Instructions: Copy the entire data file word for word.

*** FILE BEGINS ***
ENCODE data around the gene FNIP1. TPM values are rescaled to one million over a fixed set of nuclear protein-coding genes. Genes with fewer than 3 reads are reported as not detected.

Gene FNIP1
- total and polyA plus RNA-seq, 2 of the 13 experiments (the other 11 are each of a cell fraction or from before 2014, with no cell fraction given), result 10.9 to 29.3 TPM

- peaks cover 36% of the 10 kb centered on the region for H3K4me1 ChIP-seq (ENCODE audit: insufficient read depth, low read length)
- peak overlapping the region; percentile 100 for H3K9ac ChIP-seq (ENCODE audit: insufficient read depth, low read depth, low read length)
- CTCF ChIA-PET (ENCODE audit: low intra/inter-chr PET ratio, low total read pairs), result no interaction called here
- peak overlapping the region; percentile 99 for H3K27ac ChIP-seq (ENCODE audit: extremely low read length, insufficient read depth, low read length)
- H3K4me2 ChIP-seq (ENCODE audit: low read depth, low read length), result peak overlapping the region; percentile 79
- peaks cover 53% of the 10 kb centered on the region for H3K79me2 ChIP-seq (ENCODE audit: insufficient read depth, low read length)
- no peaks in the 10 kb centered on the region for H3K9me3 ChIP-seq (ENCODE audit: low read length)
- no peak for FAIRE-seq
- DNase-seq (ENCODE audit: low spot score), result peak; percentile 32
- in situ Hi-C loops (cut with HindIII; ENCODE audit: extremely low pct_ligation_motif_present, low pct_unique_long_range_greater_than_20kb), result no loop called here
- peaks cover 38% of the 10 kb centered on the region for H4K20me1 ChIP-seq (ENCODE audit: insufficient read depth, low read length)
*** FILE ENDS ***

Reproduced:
ENCODE data around the gene FNIP1. TPM values are rescaled to one million over a fixed set of nuclear protein-coding genes. Genes with fewer than 3 reads are reported as not detected.

Gene FNIP1
- total and polyA plus RNA-seq, 2 of the 13 experiments (the other 11 are each of a cell fraction or from before 2014, with no cell fraction given), result 10.9 to 29.3 TPM

- peaks cover 36% of the 10 kb centered on the region for H3K4me1 ChIP-seq (ENCODE audit: insufficient read depth, low read length)
- peak overlapping the region; percentile 100 for H3K9ac ChIP-seq (ENCODE audit: insufficient read depth, low read depth, low read length)
- CTCF ChIA-PET (ENCODE audit: low intra/inter-chr PET ratio, low total read pairs), result no interaction called here
- peak overlapping the region; percentile 99 for H3K27ac ChIP-seq (ENCODE audit: extremely low read length, insufficient read depth, low read length)
- H3K4me2 ChIP-seq (ENCODE audit: low read depth, low read length), result peak overlapping the region; percentile 79
- peaks cover 53% of the 10 kb centered on the region for H3K79me2 ChIP-seq (ENCODE audit: insufficient read depth, low read length)
- no peaks in the 10 kb centered on the region for H3K9me3 ChIP-seq (ENCODE audit: low read length)
- no peak for FAIRE-seq
- DNase-seq (ENCODE audit: low spot score), result peak; percentile 32
- in situ Hi-C loops (cut with HindIII; ENCODE audit: extremely low pct_ligation_motif_present, low pct_unique_long_range_greater_than_20kb), result no loop called here
- peaks cover 38% of the 10 kb centered on the region for H4K20me1 ChIP-seq (ENCODE audit: insufficient read depth, low read length)